The summer of 2016 has been marked by signs of growing instability and unpredictability on a world scale, confirming that the capitalist class is finding it increasingly difficult to present itself as the guarantor of order and political control. The botched coup and subsequent wave of repression in Turkey, a strategically vital lynchpin of the global imperialist arena; the “blow back” of the chaos in the Middle East in the form of terrorist outrages in Germany and France; the intense political tremors provoked by the EU referendum result in the UK and the awful prospects taking shape with Trump’s presidential candidacy in the US: all these phenomena, so full of dangers for the ruling class, are no less threatening to the working class, and it is a major challenge to the revolutionary minorities within our class to develop a coherent analysis which cuts through the ideological fog obscuring these events.
It is not possible, in this International Review, to cover all these elements of the world situation. With regard to the coup in Turkey in particular, we want to take the time to discuss its implications and work on a clear analytical framework. For the moment we intend to focus on a series of questions which seem to us to be even more urgent to clarify: the implications of “Brexit” and the Trump candidacy; the national situation in Germany, in particular the problems created by the European refugee crisis; and the social phenomenon common to all these developments: the rise of populism.
We ourselves have been late to recognise the significance of the populist movements. Hence, the text on populism presented in this issue is an individual contribution, written to stimulate reflection and discussion in the ICC (and hopefully beyond). It argues that populism is the product of an impasse which lies at the heart of society; even if the bourgeois state is giving rise to factions and parties which are attempting to ride this tiger, the result of the EU referendum in the UK and Trump’s ascendancy in the Republican Party demonstrate that this is no easy ride and can even deepen the political difficulties of the ruling class.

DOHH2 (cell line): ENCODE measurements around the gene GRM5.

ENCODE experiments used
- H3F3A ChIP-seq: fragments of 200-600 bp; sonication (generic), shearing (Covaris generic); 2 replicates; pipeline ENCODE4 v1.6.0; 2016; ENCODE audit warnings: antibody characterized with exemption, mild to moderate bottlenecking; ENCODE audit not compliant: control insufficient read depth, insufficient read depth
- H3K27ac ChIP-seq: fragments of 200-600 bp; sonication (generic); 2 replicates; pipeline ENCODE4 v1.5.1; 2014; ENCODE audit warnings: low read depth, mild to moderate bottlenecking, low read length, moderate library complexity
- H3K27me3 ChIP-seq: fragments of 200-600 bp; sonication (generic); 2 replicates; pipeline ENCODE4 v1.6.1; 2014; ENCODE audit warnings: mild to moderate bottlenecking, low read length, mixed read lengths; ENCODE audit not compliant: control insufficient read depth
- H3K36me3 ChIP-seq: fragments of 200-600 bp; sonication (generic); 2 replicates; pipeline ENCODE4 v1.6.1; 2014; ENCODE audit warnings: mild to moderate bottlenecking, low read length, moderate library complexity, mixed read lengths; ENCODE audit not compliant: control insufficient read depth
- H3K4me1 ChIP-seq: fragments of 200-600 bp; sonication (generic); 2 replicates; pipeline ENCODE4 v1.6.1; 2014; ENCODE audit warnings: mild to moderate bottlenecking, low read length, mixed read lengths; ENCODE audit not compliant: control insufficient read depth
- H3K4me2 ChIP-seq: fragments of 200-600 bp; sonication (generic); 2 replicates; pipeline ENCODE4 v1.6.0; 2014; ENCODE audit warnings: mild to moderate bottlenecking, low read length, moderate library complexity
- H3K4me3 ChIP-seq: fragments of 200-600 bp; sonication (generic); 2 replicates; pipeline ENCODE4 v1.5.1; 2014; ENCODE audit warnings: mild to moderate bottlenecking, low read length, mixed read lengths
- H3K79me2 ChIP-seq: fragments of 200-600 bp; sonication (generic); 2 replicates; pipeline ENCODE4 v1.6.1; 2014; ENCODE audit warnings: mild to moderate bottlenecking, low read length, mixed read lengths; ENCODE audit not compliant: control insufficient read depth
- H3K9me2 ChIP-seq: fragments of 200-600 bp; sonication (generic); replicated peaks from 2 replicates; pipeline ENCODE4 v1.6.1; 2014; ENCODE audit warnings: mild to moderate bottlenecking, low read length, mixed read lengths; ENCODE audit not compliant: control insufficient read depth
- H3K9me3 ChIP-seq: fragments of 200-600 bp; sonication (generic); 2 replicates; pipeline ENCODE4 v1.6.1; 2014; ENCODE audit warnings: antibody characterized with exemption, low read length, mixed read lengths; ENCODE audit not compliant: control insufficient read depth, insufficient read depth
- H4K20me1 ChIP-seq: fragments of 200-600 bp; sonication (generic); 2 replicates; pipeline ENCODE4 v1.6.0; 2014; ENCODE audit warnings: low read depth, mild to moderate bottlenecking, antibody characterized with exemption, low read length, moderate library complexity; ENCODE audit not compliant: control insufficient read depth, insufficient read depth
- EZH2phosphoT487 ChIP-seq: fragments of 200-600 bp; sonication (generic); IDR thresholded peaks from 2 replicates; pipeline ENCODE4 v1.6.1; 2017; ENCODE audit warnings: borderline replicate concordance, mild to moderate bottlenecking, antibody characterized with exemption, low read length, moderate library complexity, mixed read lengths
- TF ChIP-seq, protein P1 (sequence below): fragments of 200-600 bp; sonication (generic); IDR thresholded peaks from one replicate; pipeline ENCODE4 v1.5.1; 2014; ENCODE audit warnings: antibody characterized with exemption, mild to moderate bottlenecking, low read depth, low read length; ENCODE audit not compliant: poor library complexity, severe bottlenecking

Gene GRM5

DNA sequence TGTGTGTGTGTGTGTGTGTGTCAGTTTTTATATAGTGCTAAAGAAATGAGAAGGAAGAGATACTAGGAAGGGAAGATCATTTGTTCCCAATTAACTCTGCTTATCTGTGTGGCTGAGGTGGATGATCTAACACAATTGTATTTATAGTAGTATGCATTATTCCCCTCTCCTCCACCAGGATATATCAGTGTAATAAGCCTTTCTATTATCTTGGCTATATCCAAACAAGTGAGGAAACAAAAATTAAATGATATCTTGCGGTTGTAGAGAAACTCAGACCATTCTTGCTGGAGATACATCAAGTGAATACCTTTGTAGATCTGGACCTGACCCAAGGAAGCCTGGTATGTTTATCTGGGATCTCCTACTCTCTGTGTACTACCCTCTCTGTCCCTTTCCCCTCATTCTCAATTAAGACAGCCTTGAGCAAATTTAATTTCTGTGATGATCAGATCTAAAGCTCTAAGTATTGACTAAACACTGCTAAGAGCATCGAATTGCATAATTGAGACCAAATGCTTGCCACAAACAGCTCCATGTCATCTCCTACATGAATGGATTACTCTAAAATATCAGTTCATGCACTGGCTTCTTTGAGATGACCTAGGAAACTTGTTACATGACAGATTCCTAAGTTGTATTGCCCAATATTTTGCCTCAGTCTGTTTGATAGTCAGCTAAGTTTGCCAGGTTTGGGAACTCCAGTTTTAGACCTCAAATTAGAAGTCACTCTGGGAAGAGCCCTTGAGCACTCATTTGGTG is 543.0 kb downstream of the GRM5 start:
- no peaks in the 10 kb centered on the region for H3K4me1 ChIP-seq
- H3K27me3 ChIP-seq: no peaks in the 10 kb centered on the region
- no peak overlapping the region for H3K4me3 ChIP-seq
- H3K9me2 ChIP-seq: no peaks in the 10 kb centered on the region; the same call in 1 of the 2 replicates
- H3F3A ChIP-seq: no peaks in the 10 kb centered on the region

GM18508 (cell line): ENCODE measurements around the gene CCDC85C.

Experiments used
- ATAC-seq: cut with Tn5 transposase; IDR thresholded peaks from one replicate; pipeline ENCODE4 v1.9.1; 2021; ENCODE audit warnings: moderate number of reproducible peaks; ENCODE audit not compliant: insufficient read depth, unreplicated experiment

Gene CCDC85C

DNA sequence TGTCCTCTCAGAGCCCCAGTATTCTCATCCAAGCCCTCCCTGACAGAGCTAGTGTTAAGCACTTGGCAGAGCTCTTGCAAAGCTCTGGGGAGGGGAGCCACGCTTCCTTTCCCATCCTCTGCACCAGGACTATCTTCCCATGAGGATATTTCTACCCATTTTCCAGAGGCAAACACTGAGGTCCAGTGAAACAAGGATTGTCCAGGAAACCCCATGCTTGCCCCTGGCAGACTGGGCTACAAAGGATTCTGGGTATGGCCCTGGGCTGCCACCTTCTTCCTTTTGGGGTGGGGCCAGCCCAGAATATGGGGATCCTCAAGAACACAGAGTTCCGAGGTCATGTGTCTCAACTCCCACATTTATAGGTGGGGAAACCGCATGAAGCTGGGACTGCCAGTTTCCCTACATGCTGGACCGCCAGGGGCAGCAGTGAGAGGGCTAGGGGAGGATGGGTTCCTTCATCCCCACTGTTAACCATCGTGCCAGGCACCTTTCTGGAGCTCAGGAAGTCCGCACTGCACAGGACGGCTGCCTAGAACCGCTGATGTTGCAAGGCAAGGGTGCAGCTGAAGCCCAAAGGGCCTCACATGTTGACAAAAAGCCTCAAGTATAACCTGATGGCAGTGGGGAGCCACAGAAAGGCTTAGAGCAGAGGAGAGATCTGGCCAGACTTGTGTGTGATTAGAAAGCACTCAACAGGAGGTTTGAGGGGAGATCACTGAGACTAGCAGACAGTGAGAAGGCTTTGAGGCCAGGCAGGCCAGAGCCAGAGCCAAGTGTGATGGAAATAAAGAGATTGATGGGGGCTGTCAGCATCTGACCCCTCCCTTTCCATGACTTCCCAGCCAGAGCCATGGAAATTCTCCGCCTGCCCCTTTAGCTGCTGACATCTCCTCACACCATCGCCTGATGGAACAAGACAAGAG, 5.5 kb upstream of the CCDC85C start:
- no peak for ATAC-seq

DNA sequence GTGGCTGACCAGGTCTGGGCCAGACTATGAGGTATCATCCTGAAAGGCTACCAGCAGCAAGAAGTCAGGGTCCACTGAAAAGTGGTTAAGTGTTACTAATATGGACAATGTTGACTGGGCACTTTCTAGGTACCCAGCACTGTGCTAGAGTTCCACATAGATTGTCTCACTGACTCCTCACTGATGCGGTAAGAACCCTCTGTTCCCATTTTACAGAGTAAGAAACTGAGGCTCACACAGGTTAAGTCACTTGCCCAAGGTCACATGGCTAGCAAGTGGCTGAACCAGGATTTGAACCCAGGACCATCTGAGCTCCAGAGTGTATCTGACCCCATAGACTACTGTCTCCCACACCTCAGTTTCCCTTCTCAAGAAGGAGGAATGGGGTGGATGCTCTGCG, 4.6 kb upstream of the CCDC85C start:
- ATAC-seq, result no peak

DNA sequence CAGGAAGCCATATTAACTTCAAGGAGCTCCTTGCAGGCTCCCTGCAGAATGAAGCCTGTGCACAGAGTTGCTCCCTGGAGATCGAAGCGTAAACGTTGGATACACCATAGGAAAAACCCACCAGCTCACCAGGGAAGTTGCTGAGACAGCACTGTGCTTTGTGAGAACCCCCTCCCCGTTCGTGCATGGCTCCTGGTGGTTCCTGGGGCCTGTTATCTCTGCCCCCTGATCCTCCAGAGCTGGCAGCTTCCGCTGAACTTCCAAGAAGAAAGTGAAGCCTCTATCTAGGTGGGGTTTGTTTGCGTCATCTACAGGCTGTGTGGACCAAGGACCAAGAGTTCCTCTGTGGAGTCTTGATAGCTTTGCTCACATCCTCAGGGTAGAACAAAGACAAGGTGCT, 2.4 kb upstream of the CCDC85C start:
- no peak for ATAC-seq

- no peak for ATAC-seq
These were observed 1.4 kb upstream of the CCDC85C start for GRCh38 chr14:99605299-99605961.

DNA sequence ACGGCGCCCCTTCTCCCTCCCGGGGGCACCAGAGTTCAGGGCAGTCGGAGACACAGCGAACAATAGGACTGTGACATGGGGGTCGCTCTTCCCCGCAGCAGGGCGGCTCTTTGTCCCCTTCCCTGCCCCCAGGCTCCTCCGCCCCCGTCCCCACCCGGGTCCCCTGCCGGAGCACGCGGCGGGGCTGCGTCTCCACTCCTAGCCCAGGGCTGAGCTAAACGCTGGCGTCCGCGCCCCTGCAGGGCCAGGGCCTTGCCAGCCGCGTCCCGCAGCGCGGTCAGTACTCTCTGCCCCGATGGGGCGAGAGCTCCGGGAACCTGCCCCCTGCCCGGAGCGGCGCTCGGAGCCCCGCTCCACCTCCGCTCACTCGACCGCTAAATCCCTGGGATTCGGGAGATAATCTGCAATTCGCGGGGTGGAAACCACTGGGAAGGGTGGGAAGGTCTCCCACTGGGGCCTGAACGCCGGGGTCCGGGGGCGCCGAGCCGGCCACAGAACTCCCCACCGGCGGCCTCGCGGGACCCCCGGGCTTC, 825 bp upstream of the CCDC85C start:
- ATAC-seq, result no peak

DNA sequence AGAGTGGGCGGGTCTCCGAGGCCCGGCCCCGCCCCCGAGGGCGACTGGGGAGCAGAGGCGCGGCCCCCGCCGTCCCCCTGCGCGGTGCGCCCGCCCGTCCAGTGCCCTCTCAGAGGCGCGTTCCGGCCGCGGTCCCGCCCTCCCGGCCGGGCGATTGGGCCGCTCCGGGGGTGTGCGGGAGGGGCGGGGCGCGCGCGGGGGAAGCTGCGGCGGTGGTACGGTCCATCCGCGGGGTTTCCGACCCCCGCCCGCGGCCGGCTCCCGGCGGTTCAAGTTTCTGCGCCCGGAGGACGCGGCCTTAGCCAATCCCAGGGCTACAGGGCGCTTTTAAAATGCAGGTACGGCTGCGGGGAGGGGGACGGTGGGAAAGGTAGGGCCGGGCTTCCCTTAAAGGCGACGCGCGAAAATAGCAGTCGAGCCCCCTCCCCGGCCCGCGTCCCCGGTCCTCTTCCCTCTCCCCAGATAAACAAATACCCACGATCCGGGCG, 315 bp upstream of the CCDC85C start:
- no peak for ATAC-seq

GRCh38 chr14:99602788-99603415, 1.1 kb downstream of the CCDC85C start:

The purpose of the article on Brexit and the US presidential elections is to apply the ideas of the text on populism to a concrete situation. It is also intended to correct an idea present in previous articles published on our site, that the Brexit referendum result is somehow a "success" for bourgeois democracy, or that the rise of populism today "strengthens democracy".
We also publish two historical articles on the national question, focusing on the case of Ireland. They are included not simply because we have reached the centenary of the 1916 Dublin rising, but because this event (and the subsequent history of the Irish Republican Army) was one of the first clear signs that the working class could no longer ally itself with nationalist movements or incorporate “national” demands in its programme; and because today, faced with a new surge of nationalism in the centres of the capitalist system, the necessity for revolutionaries to affirm that the working class has no country is more urgent than ever. As the Report on the German national situation puts it, overcoming the boundaries of the nation is the awesome challenge confronting the proletariat in the face of globalised capitalism and the false alternatives of populism:
“Today, with contemporary globalisation, an objective historical tendency of decadent capitalism achieves its full development: each strike, each act of economic resistance by workers anywhere in the world, finds itself immediately confronted by the whole of world capital, ever ready to withdraw production and investment and produce somewhere else. For the moment, the international proletariat has been quite unable to find an adequate answer, or even to gain a glimpse of what such an answer might look like. We do not know if it will succeed in the end in doing so. But it seems clear that the development in this direction would take much longer than did the transition from trade unionism to mass strike. For one thing, the situation of the proletariat in the old, central countries of capitalism – those, like Germany, at the “top” of the economic hierarchy – would have to become much more dramatic than is today the case. For another, the step required by objective reality – conscious international class struggle, the “international mass strike” – is much more demanding than the one from trade union to mass strike in one country. For it obliges the working class to call into question not only corporatism and sectionalism, but the main, often centuries- or even millennia-old divisions of class society such as nationality, ethnic culture, race, religion, sex etc. This is a much more profound and more political step”.
ICC, August 2016